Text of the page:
A few months ago I was asked to speak to the Sunrise Rotary Club about people I’ve met in my 65 years as a sportswriter. As I thought about it, I realized that I’ve met a lot of notable people, but not necessarily for news or even sporting personalities.
This column is a result of that speech. If you are a member of Sunrise Rotary, you may find a lot, but not all, familiar. I have split my speech into two columns for this week and next.
At the beginning I came across the legend of Key West Boog Powell at a Key West High School baseball meet a few months ago at Rex Weech Field. I was amazed that he remembered me.
In the early 1960’s I wrote for the Rochester, New York Times-Union and Boog played for the Rochester Red Wings. I covered the last game of the season and didn’t mention him.
“I led the (international) league in batting and all you could write about was Jimmy Finnigan scoring the goal that won the game. I was really upset,” Boog recalled. But we sat in the Rex for a long time and talked. It was great. And I wrote a column about it.
In 1958, I was walking down Sandusky Street in Delaware, Ohio, when I spotted an elderly gentleman at a crosswalk who obviously needed some help. I took his arm and helped him across the street. Turns out we were headed to Ohio Wesleyan University for the same lunch. He was a member of the Board of Trustees. I was invited as a student. We sat together and talked.
He was Branch Rickey and he spoke to me about integrating Major League Baseball in 1947 by signing Jackie Robinson for the Brooklyn Dodgers when Rickey was the team’s president and general manager. How many times have I wished I had had a pen and paper to write down everything he told me.
Rickey, who was a major league catcher as a student and coach at Ohio Wesleyan, died on December 9, 1965 at just under 84 years old. I wrote a long obituary for the Dayton Daily News, where I was employed for 29 years, 3 months. ESPN named Rickey the most influential sports figure of the 20th century.
When I graduated from Ohio Wesleyan, Professor Verne Edwards Jr. got me a job as a sports writer at the Rochester Times-Union. Rochester had just lost its pro basketball team, the Royals, to Cincinnati, and since I loved basketball, I covered some games that were still being played in Rochester, as well as some in Syracuse, which had a team called the Nationals.
While covering auto racing at Watkins Glen, I interviewed the greats sterling moss, among other.
I interviewed Jimmy Clark, who later won the Indianapolis 500. He and I chatted for a while in his trailer before he apologized and told me the BBC was on hold waiting to interview him. It wasn’t long before he was killed in a race.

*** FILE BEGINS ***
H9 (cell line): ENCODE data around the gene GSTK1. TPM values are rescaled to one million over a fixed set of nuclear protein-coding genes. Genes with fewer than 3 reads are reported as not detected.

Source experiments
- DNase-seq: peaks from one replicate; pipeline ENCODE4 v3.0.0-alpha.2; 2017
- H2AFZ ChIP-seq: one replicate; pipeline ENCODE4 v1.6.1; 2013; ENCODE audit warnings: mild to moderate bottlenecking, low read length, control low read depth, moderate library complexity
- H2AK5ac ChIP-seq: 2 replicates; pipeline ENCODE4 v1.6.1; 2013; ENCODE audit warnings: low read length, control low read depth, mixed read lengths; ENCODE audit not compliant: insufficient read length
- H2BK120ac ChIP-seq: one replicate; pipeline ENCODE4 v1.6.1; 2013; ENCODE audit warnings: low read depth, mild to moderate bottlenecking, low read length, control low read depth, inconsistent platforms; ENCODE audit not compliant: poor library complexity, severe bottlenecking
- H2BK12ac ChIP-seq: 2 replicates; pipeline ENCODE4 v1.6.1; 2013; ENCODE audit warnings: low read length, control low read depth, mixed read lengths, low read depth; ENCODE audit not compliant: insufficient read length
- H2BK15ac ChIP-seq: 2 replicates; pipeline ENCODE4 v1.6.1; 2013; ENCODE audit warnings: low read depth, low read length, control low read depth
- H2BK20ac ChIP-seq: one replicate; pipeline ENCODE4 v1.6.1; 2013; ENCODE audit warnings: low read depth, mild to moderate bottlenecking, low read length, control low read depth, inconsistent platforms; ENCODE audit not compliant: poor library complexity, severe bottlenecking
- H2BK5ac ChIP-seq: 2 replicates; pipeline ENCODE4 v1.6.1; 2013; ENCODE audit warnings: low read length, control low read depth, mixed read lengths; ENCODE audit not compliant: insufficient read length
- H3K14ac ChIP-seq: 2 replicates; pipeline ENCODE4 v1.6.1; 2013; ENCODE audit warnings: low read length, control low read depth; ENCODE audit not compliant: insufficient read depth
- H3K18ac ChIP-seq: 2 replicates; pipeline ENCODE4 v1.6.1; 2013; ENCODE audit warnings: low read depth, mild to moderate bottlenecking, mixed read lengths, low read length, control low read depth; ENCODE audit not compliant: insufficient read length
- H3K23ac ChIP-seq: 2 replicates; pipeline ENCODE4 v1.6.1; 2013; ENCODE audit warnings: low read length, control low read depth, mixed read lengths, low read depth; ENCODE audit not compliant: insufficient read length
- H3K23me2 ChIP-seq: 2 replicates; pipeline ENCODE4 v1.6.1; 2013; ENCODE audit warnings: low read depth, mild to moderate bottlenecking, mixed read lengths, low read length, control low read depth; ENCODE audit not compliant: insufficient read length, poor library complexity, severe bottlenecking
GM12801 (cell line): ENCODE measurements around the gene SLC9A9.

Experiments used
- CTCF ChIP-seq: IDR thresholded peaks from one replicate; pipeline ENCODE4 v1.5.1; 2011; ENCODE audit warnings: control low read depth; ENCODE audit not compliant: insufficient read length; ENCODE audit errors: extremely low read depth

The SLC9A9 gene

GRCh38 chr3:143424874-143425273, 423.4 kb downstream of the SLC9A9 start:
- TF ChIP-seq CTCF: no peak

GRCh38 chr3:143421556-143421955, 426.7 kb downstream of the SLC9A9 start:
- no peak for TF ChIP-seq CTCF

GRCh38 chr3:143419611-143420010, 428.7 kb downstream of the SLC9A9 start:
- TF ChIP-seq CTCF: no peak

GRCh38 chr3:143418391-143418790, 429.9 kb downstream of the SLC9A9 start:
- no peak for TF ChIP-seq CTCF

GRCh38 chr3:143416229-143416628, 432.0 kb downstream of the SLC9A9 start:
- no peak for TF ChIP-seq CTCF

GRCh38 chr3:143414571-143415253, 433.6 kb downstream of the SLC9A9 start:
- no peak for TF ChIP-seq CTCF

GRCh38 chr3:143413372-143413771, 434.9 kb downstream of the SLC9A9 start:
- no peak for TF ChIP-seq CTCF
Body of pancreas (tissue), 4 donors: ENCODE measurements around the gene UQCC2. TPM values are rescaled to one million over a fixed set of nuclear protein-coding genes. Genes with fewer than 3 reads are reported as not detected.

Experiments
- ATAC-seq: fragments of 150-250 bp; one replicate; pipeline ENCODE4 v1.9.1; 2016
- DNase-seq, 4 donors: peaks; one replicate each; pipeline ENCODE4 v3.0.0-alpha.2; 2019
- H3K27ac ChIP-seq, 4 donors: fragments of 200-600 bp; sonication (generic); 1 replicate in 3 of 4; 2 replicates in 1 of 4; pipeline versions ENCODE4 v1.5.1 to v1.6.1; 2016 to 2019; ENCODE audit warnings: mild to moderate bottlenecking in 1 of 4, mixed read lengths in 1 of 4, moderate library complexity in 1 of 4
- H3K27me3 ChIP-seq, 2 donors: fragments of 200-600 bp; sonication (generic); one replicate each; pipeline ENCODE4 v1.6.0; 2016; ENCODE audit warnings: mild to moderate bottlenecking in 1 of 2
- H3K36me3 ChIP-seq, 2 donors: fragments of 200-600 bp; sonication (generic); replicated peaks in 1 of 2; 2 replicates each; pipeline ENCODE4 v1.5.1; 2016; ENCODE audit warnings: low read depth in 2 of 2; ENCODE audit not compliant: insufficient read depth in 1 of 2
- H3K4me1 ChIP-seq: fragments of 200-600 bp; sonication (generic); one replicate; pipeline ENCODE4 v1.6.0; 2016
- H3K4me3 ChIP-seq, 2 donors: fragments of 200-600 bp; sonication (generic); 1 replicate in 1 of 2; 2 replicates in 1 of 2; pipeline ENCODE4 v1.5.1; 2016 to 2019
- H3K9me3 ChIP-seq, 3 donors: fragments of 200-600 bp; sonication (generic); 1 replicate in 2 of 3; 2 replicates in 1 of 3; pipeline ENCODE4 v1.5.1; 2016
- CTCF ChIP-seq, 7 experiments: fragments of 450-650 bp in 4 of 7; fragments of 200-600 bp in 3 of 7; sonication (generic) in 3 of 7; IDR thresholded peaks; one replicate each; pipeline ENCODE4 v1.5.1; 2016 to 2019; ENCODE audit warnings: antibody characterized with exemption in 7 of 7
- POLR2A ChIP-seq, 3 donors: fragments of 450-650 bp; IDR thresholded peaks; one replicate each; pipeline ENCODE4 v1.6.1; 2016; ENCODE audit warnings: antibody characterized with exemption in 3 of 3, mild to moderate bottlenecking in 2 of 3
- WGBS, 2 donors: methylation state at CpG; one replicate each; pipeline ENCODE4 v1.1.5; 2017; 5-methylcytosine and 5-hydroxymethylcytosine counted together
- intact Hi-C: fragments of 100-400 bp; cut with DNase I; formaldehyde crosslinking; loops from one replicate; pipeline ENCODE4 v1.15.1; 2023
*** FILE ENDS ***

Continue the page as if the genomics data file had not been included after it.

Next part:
driver Graham Hill met the same fate, but on a plane. I interviewed him after he won the US Grand Prix at Watkins Glen and before his win at Indianapolis.
I met boxers Ingemar Johannsonwho was knocked out Floyd Patterson and would be twice KO’d by Patterson in three world heavyweight championship fights. Fresh out of college and shortly after starting work in Rochester, I reported an argument Nino Valdesone of Cuba’s finest fighters when he defeated Mike DeJohn by separate decision.
Through Jack Twyman I found out about it Maurice Stokes, who had been a star with the Rochester Royals and contracted an illness that left him paralyzed. Pen in mouth, Stokes had written a commentary on life, a copy of which I received from Twyman, who had become Stokes’ caretaker. I had promised Twyman that I would not use the commentary until Stokes died. The day after Stoke’s death, I wrote an article for the Dayton Daily News that was voted national basketball column of the year.
I’ve met four presidents.
Jimmy Carter came out of meeting editorial types and our paths crossed at the Daily News. We talked for a while as the governor at the time. Carter campaigned for the presidency. I shook or at least touched the hand of President Lyndon B Johnsonas he finished a speech in Dayton. Gerald Ford was Vice President while we were standing side by side at a buffet at an outdoor dinner party in Dayton. Once when I was the editor of a newspaper magazine in Dayton, I used the phone Vice President George Bush, who had played baseball at Yale. All four became presidents.
When I was a summer internship at the Jeffersonian in Cambridge, Ohio, I went to nearby New Concord to meet a Cambridge native at the timeMajor John Glenn, who had just set a coast-to-coast jet speed record. He and his family had arrived early that morning to visit his parents and celebrate his new record. “C’mon, help me unload my car while we talk,” he offered. We talked the rest of the morning. I photographed Glenn, his wife and children. I wonder what happened to the prints. I know what happened to him. John Glenn became an astronaut, four-term U.S. Senator, candidate for U.S. President, and made his second trip into space at age 77.
I interviewed several Cincinnati Reds players including Johnny Bankswho I had lunch with, and of course Peter Rose. When I was senior sports editor at Dayton, my staff directed coverage of Rose’s crimes that led to his being banned from sports and imprisoned for tax evasion. Our reporting was a Pulitzer Prize finalist. During that time, a friend asked me, “What are you doing with Pete Rose? I like him a lot.” I told her, “I like him a lot too.”
I’ll continue my list of memorable encounters in next week’s column. In the meantime, Happy Thanksgiving.